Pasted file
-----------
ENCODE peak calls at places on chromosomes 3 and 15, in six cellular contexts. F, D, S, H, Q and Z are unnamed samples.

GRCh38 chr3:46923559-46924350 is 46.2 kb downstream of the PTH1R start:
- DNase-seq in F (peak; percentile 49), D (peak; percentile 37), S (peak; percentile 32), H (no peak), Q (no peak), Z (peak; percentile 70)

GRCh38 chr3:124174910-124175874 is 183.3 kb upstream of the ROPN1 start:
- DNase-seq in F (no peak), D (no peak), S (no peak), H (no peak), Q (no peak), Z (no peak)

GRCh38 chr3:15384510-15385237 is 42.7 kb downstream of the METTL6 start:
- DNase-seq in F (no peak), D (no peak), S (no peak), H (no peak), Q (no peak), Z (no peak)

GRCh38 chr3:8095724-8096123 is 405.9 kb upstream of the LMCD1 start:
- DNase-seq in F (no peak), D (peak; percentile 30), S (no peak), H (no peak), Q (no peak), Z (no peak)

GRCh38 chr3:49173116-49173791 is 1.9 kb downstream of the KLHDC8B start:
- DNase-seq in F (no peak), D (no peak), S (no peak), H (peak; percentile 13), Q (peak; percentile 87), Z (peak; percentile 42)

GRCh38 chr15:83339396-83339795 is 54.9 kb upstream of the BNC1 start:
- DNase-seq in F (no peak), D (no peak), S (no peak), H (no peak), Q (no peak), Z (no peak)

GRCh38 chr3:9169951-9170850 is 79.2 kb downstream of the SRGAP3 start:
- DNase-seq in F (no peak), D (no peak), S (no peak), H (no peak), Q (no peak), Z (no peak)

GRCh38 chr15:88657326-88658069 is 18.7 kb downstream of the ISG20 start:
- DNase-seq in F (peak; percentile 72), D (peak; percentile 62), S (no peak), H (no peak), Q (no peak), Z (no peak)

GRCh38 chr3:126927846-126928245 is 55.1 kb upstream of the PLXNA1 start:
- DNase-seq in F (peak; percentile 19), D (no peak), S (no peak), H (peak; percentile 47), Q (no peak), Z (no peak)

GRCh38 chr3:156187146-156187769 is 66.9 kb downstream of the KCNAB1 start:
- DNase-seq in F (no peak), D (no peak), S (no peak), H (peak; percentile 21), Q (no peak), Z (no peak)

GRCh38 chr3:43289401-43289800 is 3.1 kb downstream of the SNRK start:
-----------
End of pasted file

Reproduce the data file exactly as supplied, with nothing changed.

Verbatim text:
ENCODE peak calls at places on chromosomes 3 and 15, in six cellular contexts. F, D, S, H, Q and Z are unnamed samples.

GRCh38 chr3:46923559-46924350 is 46.2 kb downstream of the PTH1R start:
- DNase-seq in F (peak; percentile 49), D (peak; percentile 37), S (peak; percentile 32), H (no peak), Q (no peak), Z (peak; percentile 70)

GRCh38 chr3:124174910-124175874 is 183.3 kb upstream of the ROPN1 start:
- DNase-seq in F (no peak), D (no peak), S (no peak), H (no peak), Q (no peak), Z (no peak)

GRCh38 chr3:15384510-15385237 is 42.7 kb downstream of the METTL6 start:
- DNase-seq in F (no peak), D (no peak), S (no peak), H (no peak), Q (no peak), Z (no peak)

GRCh38 chr3:8095724-8096123 is 405.9 kb upstream of the LMCD1 start:
- DNase-seq in F (no peak), D (peak; percentile 30), S (no peak), H (no peak), Q (no peak), Z (no peak)

GRCh38 chr3:49173116-49173791 is 1.9 kb downstream of the KLHDC8B start:
- DNase-seq in F (no peak), D (no peak), S (no peak), H (peak; percentile 13), Q (peak; percentile 87), Z (peak; percentile 42)

GRCh38 chr15:83339396-83339795 is 54.9 kb upstream of the BNC1 start:
- DNase-seq in F (no peak), D (no peak), S (no peak), H (no peak), Q (no peak), Z (no peak)

GRCh38 chr3:9169951-9170850 is 79.2 kb downstream of the SRGAP3 start:
- DNase-seq in F (no peak), D (no peak), S (no peak), H (no peak), Q (no peak), Z (no peak)

GRCh38 chr15:88657326-88658069 is 18.7 kb downstream of the ISG20 start:
- DNase-seq in F (peak; percentile 72), D (peak; percentile 62), S (no peak), H (no peak), Q (no peak), Z (no peak)

GRCh38 chr3:126927846-126928245 is 55.1 kb upstream of the PLXNA1 start:
- DNase-seq in F (peak; percentile 19), D (no peak), S (no peak), H (peak; percentile 47), Q (no peak), Z (no peak)

GRCh38 chr3:156187146-156187769 is 66.9 kb downstream of the KCNAB1 start:
- DNase-seq in F (no peak), D (no peak), S (no peak), H (peak; percentile 21), Q (no peak), Z (no peak)

GRCh38 chr3:43289401-43289800 is 3.1 kb downstream of the SNRK start: